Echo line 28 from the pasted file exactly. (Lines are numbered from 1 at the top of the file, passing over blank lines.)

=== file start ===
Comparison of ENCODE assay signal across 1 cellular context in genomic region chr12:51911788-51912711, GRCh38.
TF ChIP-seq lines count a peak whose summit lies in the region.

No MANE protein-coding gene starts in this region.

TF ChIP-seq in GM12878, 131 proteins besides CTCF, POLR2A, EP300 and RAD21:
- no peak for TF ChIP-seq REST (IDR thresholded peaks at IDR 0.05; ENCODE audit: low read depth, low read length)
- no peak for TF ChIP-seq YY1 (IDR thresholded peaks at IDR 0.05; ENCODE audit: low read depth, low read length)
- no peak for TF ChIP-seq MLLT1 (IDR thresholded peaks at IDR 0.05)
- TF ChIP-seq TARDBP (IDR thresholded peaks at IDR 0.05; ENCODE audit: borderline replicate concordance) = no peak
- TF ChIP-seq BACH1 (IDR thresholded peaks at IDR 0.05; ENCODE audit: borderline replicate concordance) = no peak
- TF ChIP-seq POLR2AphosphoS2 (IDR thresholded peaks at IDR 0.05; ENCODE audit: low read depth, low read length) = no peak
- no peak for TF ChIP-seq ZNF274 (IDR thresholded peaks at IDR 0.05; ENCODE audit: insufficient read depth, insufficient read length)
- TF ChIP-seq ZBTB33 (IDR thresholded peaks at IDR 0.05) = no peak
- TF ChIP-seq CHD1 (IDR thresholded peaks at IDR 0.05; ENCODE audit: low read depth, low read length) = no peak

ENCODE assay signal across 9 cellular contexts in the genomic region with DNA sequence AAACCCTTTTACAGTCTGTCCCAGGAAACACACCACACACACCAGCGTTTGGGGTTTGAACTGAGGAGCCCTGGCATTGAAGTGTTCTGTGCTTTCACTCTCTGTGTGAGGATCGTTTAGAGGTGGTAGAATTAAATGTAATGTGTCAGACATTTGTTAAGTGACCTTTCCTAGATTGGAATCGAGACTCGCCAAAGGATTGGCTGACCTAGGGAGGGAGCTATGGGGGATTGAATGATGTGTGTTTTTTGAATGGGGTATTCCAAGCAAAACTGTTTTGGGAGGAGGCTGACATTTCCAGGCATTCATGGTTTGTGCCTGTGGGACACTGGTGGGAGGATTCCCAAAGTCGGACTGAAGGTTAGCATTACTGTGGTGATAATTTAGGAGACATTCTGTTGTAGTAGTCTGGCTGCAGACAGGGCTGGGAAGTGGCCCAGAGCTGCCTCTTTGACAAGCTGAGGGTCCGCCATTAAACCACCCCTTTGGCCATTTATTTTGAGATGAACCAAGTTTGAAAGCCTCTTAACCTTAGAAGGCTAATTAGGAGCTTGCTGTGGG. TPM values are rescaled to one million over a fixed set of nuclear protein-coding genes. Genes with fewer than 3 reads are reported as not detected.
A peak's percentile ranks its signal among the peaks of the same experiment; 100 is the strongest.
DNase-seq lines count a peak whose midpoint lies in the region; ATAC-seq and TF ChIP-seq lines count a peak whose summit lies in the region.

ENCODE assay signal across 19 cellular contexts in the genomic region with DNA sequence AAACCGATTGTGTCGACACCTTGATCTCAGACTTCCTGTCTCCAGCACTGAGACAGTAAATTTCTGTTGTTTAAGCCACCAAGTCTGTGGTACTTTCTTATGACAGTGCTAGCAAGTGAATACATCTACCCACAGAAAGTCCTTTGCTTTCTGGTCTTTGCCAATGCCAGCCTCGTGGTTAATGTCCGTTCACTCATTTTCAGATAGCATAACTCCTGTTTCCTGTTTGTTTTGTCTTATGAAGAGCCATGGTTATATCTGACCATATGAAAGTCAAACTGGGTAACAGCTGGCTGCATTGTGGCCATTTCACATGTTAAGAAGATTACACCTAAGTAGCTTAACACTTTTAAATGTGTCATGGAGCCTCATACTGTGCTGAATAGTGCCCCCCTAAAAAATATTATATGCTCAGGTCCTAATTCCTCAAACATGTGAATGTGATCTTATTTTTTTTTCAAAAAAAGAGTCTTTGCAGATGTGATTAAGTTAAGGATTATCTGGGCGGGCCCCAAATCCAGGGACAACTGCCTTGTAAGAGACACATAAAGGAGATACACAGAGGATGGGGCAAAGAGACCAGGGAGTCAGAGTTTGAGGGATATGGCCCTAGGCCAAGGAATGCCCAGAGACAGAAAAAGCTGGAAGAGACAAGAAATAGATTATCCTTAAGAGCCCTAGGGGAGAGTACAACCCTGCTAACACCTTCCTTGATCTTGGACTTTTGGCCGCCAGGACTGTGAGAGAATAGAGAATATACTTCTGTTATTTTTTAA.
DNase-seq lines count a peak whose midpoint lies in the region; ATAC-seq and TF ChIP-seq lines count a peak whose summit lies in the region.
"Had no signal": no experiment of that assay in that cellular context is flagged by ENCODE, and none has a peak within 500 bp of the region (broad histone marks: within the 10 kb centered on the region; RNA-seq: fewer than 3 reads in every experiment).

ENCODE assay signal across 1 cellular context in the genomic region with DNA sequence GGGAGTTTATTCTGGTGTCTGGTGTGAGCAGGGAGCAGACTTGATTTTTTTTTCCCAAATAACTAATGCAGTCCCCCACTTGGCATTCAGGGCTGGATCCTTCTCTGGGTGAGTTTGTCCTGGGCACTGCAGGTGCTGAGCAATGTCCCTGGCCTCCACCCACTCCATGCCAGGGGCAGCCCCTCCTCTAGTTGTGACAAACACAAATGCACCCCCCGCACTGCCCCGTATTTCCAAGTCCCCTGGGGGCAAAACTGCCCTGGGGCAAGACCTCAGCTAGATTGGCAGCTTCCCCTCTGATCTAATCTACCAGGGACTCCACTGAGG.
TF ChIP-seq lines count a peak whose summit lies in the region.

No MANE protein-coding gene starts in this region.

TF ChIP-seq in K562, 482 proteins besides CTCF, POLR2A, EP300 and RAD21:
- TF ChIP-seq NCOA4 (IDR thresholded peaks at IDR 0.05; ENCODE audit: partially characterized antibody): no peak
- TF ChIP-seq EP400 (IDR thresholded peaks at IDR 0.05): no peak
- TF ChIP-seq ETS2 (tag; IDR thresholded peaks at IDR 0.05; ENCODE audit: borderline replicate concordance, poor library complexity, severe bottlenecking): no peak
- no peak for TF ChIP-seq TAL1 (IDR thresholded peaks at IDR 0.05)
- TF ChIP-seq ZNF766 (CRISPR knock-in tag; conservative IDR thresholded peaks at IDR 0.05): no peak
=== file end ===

- TF ChIP-seq ZNF766 (CRISPR knock-in tag; conservative IDR thresholded peaks at IDR 0.05): no peak